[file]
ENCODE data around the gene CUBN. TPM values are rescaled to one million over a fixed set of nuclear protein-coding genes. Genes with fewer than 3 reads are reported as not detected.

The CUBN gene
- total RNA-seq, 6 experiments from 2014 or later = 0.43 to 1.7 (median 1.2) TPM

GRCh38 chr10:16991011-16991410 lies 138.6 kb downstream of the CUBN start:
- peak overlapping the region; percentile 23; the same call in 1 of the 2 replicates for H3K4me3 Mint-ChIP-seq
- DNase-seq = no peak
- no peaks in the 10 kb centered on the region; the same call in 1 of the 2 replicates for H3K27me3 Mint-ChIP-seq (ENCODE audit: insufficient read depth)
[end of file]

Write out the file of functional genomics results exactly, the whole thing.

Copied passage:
ENCODE data around the gene CUBN. TPM values are rescaled to one million over a fixed set of nuclear protein-coding genes. Genes with fewer than 3 reads are reported as not detected.

The CUBN gene
- total RNA-seq, 6 experiments from 2014 or later = 0.43 to 1.7 (median 1.2) TPM

GRCh38 chr10:16991011-16991410 lies 138.6 kb downstream of the CUBN start:
- peak overlapping the region; percentile 23; the same call in 1 of the 2 replicates for H3K4me3 Mint-ChIP-seq
- DNase-seq = no peak
- no peaks in the 10 kb centered on the region; the same call in 1 of the 2 replicates for H3K27me3 Mint-ChIP-seq (ENCODE audit: insufficient read depth)